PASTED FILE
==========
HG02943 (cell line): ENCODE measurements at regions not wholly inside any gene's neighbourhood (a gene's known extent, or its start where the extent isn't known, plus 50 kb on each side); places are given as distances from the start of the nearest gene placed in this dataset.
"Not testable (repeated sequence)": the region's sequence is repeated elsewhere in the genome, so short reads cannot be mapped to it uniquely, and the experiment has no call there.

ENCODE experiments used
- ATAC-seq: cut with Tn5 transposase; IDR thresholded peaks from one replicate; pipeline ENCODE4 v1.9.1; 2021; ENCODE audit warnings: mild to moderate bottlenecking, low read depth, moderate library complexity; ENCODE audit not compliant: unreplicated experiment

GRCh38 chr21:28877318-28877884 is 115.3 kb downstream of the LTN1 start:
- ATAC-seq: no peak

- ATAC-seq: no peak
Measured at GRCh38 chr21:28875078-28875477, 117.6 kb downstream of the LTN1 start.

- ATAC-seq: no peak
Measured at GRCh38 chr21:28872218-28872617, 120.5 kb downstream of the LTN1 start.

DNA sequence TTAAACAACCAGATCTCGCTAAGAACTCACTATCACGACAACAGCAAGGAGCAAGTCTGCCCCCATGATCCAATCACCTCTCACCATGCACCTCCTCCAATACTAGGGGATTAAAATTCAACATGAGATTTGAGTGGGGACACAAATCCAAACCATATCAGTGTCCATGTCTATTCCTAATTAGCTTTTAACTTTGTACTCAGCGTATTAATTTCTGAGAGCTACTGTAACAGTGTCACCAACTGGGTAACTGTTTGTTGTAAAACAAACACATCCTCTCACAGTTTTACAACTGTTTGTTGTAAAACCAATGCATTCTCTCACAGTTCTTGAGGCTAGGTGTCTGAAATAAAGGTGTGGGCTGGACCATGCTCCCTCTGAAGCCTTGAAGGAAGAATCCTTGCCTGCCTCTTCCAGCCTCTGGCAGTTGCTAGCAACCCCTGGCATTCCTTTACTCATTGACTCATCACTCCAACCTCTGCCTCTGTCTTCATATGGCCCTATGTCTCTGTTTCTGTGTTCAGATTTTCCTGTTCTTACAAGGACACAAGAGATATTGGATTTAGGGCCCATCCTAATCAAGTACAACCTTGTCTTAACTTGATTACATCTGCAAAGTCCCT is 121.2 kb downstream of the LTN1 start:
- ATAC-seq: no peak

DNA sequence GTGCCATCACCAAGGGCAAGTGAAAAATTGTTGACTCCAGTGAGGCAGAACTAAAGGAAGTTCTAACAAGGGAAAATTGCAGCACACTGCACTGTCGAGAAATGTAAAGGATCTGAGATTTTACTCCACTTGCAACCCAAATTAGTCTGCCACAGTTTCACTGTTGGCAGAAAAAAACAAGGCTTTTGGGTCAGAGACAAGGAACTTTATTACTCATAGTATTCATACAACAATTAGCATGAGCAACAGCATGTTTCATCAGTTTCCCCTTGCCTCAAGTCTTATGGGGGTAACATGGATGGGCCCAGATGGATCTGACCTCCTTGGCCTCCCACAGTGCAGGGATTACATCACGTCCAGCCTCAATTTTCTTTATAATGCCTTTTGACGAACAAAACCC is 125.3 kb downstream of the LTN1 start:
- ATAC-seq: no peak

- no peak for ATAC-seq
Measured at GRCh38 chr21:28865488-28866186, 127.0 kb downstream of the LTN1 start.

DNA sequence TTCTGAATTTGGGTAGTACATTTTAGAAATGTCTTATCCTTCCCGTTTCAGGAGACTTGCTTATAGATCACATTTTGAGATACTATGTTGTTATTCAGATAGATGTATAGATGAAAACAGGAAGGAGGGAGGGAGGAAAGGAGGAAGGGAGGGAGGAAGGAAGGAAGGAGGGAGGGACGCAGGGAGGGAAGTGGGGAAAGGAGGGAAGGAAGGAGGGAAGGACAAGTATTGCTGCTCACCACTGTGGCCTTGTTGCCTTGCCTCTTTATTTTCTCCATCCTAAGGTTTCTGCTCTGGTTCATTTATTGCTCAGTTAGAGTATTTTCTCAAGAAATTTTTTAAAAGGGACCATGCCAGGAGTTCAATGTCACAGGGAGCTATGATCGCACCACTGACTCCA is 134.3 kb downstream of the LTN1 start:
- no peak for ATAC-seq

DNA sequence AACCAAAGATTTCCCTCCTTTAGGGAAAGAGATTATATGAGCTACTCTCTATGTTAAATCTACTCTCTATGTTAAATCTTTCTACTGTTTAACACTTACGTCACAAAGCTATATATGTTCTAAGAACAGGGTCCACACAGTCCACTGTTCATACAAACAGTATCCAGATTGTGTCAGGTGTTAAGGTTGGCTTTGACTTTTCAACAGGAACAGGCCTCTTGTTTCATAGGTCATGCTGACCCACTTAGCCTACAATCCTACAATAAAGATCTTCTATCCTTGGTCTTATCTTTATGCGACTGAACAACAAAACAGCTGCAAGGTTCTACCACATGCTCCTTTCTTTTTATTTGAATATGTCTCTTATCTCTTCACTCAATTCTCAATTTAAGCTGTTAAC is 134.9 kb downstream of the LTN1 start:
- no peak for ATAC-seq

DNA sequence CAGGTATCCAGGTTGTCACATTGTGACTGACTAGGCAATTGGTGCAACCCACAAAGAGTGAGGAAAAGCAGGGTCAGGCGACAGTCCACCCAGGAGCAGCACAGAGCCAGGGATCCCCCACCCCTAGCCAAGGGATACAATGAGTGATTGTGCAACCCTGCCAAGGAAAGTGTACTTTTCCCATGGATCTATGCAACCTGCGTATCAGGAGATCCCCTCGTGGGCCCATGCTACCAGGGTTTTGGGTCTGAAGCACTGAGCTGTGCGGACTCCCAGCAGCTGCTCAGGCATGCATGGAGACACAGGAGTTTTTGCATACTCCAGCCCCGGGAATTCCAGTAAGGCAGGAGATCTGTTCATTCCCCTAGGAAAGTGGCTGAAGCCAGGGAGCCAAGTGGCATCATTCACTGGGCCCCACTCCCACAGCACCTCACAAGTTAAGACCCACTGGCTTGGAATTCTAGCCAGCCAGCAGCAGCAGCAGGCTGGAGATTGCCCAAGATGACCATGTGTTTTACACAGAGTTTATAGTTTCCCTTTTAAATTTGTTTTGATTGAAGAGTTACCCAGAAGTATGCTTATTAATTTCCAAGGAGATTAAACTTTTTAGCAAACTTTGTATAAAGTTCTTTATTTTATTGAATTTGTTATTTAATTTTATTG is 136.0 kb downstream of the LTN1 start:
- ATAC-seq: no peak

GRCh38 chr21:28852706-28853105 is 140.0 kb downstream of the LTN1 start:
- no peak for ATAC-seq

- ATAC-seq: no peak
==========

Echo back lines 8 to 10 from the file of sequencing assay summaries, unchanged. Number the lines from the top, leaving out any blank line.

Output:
Measured at GRCh38 chr21:28875078-28875477, 117.6 kb downstream of the LTN1 start.

- ATAC-seq: no peak
Measured at GRCh38 chr21:28872218-28872617, 120.5 kb downstream of the LTN1 start.